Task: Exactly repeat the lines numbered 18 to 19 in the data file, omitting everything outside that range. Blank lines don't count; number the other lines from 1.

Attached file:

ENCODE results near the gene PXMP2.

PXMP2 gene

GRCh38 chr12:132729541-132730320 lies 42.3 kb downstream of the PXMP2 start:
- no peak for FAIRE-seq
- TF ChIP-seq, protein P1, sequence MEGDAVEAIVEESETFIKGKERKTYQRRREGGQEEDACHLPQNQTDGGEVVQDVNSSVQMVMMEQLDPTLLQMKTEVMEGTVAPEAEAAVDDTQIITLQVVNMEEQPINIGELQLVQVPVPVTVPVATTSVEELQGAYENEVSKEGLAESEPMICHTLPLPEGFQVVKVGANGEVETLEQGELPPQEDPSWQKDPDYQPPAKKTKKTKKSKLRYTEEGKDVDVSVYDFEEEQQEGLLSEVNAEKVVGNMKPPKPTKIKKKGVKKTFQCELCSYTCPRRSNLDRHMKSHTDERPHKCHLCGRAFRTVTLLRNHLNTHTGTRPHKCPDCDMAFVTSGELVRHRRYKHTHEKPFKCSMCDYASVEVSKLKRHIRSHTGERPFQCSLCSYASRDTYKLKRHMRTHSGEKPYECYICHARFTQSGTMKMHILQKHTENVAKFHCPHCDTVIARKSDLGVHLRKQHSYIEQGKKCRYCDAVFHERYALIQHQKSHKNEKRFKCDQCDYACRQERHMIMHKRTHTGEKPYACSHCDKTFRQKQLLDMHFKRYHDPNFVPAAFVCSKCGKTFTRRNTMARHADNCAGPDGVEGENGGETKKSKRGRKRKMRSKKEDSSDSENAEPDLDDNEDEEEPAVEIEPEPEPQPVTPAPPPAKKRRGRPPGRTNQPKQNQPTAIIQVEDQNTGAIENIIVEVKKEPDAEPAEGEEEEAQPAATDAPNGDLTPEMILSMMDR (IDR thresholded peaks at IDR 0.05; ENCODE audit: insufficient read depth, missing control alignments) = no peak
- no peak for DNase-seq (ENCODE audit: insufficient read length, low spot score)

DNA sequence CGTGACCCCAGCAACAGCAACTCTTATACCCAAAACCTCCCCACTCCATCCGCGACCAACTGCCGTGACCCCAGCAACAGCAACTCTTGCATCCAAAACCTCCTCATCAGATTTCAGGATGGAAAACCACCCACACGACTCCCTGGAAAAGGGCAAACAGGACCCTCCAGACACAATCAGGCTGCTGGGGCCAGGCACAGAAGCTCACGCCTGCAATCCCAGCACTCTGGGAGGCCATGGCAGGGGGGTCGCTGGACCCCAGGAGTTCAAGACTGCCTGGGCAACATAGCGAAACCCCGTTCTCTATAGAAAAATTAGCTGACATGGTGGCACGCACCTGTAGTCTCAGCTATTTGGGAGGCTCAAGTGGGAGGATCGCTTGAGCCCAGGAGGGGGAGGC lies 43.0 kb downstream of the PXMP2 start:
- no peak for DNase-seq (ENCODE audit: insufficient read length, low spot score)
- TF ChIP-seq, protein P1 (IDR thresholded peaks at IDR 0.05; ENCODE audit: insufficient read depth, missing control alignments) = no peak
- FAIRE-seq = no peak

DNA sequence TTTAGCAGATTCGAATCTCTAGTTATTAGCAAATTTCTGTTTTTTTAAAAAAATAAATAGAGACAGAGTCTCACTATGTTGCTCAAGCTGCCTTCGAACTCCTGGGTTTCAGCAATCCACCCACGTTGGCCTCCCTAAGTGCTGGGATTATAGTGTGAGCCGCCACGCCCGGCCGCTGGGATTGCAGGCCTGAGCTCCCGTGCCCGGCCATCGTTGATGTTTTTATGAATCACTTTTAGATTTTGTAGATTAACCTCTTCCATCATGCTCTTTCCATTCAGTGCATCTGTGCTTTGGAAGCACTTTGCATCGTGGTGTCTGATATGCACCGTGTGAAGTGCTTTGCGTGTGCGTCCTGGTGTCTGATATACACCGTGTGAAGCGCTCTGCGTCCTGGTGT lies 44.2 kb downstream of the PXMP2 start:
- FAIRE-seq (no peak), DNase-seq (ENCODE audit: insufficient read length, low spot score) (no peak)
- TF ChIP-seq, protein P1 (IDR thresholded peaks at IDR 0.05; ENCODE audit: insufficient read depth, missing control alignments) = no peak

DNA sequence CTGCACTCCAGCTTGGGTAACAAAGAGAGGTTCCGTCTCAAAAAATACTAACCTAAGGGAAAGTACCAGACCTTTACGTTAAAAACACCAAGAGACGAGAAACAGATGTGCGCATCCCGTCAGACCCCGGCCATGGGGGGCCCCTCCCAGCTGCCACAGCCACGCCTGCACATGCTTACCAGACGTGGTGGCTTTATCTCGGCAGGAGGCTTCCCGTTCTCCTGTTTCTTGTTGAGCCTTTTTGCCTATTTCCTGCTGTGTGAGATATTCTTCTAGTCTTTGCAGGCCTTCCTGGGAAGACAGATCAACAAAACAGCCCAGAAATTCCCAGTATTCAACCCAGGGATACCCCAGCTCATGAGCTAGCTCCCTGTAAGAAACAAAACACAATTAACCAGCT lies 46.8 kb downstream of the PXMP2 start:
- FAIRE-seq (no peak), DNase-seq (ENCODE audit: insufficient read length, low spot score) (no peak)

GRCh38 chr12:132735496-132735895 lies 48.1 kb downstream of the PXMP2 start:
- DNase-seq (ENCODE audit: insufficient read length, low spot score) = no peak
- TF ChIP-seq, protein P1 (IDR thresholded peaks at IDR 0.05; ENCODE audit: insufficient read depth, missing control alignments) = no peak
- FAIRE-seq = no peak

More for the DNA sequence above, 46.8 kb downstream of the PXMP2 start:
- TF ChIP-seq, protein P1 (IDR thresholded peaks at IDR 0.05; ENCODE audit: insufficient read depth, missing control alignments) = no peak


- TF ChIP-seq, protein P1 (IDR thresholded peaks at IDR 0.05; ENCODE audit: insufficient read depth, missing control alignments) = no peak
- FAIRE-seq = no peak